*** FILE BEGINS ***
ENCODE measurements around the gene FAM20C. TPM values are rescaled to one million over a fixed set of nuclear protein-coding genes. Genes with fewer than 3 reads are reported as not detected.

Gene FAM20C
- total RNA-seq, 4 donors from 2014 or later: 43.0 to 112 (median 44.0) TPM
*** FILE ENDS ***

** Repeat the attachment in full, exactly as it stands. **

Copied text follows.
ENCODE measurements around the gene FAM20C. TPM values are rescaled to one million over a fixed set of nuclear protein-coding genes. Genes with fewer than 3 reads are reported as not detected.

Gene FAM20C
- total RNA-seq, 4 donors from 2014 or later: 43.0 to 112 (median 44.0) TPM